Liu T, Yang LL, Zou L, Li DF, Wen HZ, Zheng PY, et al. Chinese medicine formula lingguizhugan decoction improves Beta-oxidation and metabolism of fatty acid in high-fat-diet-induced rat model of fatty liver disease. Evid Based Complement Alternat Med. 2013;2013:429738.
Chen DS, Ke B, Huang YJ, Meng J, Zhang JJ, Chen ZX, et al. Effects of the modified linggui zhugan decoction combined with short-term very low calorie diets on glycemic control in newly diagnosed type 2 diabetics. J Tradit Chin Med. 2011;31:185–8.
Jumpertz R, Le DS, Turnbaugh PJ, Trinidad C, Bogardus C, Gordon JI, et al. Energy-balance studies reveal associations between gut microbes, caloric load, and nutrient absorption in humans. Am J Clin Nutr. 2011;94:58–65.
Cani PD, Amar J, Iglesias MA, Poggi M, Knauf C, Bastelica D, et al. Metabolic endotoxemia initiates obesity and insulin resistance. Diabetes. 2007;56:1761–72.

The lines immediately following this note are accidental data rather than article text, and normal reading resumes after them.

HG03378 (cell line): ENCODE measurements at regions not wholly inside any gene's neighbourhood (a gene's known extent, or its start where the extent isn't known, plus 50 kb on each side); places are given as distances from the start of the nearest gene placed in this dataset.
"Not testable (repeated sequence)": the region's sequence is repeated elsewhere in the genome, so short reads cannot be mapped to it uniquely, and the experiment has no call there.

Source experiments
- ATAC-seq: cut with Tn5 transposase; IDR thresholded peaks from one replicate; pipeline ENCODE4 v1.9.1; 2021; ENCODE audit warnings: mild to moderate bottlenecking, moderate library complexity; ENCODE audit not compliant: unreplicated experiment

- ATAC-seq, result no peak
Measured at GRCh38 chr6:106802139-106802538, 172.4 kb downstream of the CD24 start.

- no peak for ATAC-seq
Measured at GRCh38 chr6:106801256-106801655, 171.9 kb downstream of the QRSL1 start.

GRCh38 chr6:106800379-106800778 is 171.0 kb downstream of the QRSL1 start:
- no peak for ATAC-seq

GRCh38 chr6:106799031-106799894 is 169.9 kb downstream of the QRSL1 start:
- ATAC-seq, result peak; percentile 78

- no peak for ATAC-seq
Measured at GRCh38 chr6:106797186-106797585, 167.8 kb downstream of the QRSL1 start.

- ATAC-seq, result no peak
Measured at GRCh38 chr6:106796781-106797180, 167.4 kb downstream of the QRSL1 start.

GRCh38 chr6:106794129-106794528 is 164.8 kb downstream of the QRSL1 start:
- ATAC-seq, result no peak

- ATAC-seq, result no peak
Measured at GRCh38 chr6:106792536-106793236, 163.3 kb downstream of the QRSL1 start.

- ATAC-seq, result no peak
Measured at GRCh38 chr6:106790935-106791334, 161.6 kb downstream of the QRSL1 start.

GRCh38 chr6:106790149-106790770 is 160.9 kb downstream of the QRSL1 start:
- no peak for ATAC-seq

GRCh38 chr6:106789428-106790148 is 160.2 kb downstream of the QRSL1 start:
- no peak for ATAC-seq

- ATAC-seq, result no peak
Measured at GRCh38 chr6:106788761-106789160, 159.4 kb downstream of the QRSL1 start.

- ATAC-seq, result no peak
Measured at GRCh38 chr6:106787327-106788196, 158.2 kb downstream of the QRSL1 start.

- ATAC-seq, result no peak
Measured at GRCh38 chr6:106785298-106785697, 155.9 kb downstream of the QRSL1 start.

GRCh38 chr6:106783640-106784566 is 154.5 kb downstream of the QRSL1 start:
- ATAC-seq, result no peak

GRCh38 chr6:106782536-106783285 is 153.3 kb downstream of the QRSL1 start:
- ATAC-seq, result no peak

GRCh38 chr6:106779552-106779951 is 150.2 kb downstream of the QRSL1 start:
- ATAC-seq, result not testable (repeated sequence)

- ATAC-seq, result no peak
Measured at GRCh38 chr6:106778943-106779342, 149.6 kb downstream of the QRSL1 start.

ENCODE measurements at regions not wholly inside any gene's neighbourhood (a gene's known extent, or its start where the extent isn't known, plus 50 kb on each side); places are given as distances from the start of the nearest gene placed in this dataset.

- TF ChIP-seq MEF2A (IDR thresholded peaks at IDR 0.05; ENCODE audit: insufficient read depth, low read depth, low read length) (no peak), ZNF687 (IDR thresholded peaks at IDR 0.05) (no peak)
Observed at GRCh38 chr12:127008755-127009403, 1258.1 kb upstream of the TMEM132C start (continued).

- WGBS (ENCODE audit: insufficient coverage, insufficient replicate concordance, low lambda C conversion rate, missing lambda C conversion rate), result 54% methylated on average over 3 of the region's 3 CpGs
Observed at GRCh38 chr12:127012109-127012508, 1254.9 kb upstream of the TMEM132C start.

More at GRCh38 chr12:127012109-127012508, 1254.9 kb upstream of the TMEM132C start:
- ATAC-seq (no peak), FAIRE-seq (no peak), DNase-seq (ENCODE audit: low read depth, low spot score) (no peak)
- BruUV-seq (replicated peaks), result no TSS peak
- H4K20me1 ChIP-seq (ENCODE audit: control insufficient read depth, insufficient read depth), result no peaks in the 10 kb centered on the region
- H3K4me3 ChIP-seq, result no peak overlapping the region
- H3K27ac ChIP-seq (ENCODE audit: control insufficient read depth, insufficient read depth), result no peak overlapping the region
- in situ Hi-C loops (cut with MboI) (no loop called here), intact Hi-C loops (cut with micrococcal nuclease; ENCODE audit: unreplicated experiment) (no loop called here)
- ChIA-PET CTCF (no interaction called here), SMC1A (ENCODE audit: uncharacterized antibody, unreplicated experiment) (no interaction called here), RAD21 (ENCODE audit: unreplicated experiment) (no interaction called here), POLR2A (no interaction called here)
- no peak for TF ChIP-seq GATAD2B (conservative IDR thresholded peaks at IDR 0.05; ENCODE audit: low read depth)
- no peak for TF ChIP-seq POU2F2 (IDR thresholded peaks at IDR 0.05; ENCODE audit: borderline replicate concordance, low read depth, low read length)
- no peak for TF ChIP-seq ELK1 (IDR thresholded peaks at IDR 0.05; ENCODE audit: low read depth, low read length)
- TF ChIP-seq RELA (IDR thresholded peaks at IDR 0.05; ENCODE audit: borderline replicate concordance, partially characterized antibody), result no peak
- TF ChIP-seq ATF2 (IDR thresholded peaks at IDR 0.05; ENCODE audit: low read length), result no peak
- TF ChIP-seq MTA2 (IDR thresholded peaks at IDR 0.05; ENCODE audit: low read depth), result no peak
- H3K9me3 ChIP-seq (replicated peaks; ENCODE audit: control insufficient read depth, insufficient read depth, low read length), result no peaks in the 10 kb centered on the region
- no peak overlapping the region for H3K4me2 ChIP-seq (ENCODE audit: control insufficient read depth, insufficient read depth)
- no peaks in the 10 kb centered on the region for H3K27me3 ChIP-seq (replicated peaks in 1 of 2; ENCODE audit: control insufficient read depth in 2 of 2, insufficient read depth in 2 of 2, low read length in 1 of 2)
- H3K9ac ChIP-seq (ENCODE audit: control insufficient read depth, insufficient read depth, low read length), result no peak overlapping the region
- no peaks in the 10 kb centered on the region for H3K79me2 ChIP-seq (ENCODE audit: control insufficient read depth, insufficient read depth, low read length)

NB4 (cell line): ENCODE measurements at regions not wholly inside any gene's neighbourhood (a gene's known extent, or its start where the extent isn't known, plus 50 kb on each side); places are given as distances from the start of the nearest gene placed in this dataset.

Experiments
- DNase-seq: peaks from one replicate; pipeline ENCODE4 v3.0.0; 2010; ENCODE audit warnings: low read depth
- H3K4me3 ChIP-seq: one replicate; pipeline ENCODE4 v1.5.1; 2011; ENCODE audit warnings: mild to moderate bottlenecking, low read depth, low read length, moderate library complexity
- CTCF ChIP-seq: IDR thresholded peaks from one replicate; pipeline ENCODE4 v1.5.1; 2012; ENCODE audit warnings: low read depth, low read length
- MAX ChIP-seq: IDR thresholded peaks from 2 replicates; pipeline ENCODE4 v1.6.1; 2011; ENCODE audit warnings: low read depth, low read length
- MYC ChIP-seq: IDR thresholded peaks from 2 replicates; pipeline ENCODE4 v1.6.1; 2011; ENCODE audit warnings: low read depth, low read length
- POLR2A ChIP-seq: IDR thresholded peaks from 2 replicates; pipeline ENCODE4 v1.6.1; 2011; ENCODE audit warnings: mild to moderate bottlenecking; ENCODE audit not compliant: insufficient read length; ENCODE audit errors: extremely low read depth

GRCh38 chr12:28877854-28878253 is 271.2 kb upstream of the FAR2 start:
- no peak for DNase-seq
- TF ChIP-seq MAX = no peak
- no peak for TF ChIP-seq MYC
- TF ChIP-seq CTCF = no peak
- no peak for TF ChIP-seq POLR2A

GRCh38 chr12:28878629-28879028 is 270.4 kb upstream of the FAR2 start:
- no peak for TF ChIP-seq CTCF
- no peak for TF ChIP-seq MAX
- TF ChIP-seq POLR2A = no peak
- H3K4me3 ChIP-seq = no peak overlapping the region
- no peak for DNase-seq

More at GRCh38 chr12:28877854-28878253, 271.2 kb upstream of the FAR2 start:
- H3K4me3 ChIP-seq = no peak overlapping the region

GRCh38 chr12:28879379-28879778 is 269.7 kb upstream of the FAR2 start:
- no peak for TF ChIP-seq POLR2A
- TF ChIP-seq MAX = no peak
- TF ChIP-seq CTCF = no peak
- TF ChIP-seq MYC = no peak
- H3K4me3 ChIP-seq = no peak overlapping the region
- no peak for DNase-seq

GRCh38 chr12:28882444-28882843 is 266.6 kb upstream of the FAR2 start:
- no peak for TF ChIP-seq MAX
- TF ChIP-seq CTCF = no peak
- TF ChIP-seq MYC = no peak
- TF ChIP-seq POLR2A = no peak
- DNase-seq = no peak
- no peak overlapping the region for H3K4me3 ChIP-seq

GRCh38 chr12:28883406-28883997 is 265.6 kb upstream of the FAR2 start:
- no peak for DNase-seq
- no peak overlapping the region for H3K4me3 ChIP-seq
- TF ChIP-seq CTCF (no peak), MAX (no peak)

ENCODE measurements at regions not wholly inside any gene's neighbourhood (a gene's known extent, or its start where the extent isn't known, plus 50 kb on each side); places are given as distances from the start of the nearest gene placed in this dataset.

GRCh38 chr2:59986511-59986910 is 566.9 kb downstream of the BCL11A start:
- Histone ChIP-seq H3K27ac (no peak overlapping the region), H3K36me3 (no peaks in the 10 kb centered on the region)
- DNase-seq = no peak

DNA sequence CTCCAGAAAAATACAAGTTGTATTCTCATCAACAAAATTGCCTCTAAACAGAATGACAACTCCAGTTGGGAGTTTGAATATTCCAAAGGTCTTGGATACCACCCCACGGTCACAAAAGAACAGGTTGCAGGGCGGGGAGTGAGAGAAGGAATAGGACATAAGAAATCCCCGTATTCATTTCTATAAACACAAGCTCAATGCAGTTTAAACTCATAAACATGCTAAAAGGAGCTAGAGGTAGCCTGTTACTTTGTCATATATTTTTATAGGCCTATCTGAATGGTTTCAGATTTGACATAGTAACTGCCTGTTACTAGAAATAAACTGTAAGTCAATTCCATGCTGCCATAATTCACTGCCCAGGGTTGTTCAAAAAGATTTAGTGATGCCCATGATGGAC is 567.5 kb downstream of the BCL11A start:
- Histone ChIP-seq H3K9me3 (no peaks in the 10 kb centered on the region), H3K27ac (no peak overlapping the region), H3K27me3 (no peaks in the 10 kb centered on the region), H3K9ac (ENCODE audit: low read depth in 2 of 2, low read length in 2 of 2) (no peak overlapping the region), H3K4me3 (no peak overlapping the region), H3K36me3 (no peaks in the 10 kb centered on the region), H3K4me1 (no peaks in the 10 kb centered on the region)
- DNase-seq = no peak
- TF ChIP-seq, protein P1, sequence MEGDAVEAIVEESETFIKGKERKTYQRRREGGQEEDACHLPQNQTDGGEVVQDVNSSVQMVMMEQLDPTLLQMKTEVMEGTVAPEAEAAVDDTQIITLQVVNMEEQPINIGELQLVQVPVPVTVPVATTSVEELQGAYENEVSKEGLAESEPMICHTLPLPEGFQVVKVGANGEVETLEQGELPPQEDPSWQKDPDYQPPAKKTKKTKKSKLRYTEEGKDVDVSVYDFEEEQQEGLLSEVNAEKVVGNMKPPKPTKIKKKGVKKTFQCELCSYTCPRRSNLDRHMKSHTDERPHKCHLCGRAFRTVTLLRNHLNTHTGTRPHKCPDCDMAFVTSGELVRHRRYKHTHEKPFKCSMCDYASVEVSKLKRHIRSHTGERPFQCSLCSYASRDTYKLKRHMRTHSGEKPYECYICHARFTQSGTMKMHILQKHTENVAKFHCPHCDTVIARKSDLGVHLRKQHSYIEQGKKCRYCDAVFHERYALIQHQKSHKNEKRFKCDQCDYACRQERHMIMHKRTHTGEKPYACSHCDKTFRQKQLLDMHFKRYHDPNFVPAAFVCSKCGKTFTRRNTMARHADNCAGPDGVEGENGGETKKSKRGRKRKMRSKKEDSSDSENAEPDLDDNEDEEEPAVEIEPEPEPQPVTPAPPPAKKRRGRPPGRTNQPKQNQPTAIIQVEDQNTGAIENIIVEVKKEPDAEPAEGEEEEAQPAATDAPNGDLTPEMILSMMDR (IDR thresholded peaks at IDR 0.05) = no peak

Turnbaugh PJ, Ley RE, Mahowald MA, Magrini V, Mardis ER, Gordon JI. An obesity-associated gut microbiome with increased capacity for energy harvest. Nature. 2006;444:1027–31.
Li R, Liu W, Zhang P, Huang J, Chen Y, Luo G, Li Z. Analysis in saliva microbiome composition in patients with NAFLD and normal subjects. J Pract Med. 2017;33(21):3593–7.
Qin N, Yang F, Li A, Prifti E, Chen Y, Shao L, et al. Alterations of the human gut microbiome in liver cirrhosis. Nature. 2014;513:59–64.
Zhang S, Hu L, Li R. Consensus opinion on TCM diagnosis and treatment experts of spleen deficiency. J Tradit Chin Med. 2017;58:1525–30.